By way of example, and not limitation, computer storage media may include volatile and non-volatile, removable and non-removable media implemented in any method or technology for storage of information such as computer-readable instructions, data structures, program modules, application components, or other data. For example, computer media includes, but is not limited to, RAM, ROM, EPROM, EEPROM, flash memory or other solid state memory technology, CD-ROM, digital versatile disks (“DVD”), HD-DVD, BLU-RAY, or other optical storage, magnetic cassettes, magnetic tape, magnetic disk storage or other magnetic storage devices, or any other medium which can be used to store the desired information and which can be accessed by the computer architecture 1200. For purposes of the claims, the phrase “computer storage medium” and variations thereof, does not include waves, signals, and/or other transitory and/or intangible communication media, per se.
According to various embodiments, the computer architecture 1200 may operate in a networked environment using logical connections to remote computers through a network such as the network 104. The computer architecture 1200 may connect to the network 104 through a network interface unit 1216 connected to the bus 1210. It should be appreciated that the network interface unit 1216 also may be utilized to connect to other types of networks and remote computer systems, for example, other video search servers, databases, or data stores configured as redundant backup systems for the video search server 102 or multiples of the video search server 102 configured to provide greater capacity for video search functions. The computer architecture 1200 also may include an input/output controller 1218 for receiving and processing input from a number of other devices, including a keyboard, mouse, or electronic stylus (not shown in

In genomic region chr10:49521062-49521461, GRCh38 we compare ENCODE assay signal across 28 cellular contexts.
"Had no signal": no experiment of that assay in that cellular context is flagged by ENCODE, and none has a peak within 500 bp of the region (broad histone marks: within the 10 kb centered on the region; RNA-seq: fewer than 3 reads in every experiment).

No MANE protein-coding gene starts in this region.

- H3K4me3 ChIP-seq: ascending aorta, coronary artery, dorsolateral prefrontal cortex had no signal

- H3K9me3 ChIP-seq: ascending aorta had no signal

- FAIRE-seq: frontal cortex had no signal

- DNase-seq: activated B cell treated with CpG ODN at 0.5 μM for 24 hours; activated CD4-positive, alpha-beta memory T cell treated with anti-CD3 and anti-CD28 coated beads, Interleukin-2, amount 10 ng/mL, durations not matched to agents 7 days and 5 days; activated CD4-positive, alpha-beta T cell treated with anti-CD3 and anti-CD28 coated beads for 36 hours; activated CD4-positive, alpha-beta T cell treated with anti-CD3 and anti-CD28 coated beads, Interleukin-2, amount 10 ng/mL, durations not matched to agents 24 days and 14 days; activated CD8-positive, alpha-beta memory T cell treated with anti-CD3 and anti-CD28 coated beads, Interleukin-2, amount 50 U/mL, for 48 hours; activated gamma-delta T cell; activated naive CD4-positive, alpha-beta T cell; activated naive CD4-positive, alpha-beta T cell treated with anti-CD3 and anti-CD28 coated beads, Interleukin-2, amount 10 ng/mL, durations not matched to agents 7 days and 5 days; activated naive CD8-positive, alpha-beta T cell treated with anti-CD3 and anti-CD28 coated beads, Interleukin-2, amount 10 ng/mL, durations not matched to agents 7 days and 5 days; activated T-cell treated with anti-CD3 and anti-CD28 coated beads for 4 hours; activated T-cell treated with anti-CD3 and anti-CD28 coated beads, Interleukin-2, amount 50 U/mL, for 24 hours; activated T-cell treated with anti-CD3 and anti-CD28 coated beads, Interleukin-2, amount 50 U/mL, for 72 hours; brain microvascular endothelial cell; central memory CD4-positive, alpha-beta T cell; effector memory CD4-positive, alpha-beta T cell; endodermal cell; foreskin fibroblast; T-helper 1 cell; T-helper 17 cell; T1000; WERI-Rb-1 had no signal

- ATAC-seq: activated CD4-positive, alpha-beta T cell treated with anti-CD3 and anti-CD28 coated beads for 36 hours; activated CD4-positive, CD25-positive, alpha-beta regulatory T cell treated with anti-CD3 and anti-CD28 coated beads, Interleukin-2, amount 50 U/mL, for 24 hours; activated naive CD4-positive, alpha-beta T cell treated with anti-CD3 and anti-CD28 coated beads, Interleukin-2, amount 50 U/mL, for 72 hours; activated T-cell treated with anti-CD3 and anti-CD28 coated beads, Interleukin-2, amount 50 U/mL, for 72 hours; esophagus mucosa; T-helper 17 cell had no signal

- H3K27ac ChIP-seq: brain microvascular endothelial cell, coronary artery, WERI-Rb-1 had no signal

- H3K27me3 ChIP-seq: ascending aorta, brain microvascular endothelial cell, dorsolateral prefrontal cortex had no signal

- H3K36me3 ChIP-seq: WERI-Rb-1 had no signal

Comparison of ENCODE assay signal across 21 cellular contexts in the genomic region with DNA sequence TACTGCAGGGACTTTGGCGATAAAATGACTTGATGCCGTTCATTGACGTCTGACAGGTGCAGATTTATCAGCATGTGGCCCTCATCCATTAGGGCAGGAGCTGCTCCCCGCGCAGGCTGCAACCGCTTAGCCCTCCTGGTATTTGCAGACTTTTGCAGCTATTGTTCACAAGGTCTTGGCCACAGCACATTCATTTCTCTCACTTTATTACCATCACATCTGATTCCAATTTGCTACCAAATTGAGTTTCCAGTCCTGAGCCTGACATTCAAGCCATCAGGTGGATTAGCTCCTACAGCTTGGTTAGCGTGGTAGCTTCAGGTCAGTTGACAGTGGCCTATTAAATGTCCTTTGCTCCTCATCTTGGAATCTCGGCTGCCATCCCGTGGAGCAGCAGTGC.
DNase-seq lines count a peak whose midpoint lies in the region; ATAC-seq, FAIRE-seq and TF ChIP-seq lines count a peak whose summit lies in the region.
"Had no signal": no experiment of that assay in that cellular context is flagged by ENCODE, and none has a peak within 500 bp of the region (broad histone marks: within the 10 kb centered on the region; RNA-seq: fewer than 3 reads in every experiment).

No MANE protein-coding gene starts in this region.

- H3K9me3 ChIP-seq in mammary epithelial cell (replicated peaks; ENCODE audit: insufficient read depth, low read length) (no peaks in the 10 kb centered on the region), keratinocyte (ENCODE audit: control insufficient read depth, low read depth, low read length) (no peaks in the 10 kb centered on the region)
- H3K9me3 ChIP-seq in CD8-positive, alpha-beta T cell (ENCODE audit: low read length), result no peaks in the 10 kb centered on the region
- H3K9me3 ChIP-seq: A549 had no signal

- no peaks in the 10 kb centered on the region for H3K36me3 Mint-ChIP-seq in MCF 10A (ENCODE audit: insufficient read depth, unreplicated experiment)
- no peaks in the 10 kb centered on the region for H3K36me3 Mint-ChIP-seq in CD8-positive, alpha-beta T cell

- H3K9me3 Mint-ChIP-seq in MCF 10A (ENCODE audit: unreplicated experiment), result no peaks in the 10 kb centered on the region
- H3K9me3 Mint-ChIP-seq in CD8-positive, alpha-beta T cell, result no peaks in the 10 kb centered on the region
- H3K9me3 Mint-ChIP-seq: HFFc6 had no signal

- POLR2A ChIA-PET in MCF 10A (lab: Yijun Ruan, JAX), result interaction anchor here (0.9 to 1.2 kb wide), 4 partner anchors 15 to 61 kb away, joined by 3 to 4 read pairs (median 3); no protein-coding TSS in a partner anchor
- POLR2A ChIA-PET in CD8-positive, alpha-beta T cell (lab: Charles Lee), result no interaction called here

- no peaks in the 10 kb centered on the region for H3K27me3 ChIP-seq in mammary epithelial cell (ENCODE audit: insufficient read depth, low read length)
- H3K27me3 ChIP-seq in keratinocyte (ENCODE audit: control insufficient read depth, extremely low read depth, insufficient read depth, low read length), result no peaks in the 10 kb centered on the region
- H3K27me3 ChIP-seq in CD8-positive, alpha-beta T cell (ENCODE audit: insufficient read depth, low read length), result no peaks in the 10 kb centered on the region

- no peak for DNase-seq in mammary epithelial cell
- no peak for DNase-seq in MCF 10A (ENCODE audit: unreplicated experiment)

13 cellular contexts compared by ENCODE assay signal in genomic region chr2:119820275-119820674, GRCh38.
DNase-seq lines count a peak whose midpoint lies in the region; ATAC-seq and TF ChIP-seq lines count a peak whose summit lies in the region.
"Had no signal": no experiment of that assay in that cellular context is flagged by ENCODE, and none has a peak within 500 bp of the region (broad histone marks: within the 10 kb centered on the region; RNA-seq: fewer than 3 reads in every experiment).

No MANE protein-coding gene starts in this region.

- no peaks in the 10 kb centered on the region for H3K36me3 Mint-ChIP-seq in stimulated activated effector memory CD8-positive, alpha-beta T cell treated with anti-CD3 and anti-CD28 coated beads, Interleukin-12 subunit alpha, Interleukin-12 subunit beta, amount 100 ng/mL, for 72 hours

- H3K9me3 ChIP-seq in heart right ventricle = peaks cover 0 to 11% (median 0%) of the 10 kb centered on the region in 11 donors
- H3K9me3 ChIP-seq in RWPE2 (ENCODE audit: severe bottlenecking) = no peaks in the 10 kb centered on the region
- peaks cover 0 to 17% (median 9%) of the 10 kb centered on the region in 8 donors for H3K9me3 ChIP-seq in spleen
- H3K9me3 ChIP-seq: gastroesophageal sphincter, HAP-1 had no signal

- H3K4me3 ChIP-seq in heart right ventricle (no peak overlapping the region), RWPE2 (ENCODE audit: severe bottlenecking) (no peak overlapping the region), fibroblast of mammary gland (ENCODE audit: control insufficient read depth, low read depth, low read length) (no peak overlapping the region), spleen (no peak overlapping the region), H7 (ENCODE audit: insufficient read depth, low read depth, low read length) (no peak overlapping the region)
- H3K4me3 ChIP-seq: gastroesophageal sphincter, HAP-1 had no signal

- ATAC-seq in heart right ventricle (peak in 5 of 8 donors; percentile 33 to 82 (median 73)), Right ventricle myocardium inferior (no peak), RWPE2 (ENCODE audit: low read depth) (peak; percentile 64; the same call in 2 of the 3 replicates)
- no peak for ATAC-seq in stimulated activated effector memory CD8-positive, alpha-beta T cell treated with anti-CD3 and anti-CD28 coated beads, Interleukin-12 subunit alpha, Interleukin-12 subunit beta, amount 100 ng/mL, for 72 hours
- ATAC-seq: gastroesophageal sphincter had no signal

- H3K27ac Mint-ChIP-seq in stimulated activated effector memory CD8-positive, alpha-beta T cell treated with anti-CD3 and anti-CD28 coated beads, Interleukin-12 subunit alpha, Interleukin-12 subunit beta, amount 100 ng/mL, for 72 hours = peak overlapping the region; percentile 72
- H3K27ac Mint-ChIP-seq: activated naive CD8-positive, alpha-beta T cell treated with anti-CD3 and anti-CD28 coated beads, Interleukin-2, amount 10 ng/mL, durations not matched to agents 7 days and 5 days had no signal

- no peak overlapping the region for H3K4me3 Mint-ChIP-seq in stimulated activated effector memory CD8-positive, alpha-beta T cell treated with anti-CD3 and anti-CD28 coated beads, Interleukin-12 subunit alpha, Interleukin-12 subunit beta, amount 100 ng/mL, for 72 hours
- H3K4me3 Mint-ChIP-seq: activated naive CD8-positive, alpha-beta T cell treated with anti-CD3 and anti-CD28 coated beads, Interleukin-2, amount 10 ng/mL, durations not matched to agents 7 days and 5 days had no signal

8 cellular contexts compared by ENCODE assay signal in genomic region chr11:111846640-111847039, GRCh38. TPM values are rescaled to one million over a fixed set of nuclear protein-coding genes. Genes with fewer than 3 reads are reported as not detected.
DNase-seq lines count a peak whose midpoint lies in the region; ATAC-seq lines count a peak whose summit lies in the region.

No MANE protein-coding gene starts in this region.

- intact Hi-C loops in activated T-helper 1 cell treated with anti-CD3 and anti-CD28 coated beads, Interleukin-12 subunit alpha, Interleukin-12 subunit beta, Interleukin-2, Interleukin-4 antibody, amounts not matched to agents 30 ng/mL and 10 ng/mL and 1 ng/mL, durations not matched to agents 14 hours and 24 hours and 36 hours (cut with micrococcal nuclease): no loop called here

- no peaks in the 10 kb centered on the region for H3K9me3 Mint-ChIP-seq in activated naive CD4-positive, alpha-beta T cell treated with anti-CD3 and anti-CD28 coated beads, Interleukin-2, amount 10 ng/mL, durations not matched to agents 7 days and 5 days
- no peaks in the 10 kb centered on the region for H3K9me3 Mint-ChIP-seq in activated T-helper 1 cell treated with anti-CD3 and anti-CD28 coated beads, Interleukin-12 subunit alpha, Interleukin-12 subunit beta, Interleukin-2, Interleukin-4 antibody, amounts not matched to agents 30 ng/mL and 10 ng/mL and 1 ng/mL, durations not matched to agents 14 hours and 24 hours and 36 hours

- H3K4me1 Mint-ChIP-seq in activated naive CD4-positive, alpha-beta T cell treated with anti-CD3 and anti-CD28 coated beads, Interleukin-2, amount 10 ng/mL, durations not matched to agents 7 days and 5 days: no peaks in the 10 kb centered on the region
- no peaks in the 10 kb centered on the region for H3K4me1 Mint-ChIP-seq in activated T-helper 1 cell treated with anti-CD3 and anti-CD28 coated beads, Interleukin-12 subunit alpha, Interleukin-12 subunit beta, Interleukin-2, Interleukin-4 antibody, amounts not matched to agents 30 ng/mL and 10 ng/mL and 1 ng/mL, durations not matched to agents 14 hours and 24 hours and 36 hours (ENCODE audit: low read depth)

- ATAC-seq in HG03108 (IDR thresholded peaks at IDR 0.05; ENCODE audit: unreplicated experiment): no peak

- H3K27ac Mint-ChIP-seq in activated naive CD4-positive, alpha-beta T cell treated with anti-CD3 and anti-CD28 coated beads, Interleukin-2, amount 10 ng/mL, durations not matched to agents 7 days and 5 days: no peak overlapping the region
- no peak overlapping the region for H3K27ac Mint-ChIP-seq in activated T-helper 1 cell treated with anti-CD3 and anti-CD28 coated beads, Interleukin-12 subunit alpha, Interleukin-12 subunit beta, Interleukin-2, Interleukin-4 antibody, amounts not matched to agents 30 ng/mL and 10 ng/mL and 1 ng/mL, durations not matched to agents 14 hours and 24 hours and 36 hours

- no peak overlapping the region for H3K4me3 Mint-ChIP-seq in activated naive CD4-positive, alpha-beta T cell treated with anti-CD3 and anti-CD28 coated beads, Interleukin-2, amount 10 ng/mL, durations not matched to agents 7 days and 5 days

It should be appreciated that the software components described herein may, when loaded into the CPU 1202 and executed, transform the CPU 1202 and the overall computer architecture 1200 from a general-purpose computing system into a special-purpose computing system customized to facilitate the functionality presented herein. The CPU 1202 may be constructed from any number of transistors or other discrete circuit elements, which may individually or collectively assume any number of states. More specifically, the CPU 1202 may operate as a finite-state machine, in response to executable instructions contained within the software modules disclosed herein. These computer-executable instructions may transform the CPU 1202 by specifying how the CPU 1202 transitions between states, thereby transforming the transistors or other discrete hardware elements constituting the CPU 1202.
Encoding the software modules presented herein also may transform the physical structure of the computer-readable media presented herein. The specific transformation of physical structure may depend on various factors, in different implementations of this description. Examples of such factors may include, but are not limited to, the technology used to implement the computer-readable media, whether the computer-readable media is characterized as primary or secondary storage, and the like. For example, if the computer-readable media is implemented as semiconductor-based memory, the software disclosed herein may be encoded on the computer-readable media by transforming the physical state of the semiconductor memory. For example, the software may transform the state of transistors, capacitors, or other discrete circuit elements constituting the semiconductor memory. The software also may transform the physical state of such components in order to store data thereupon.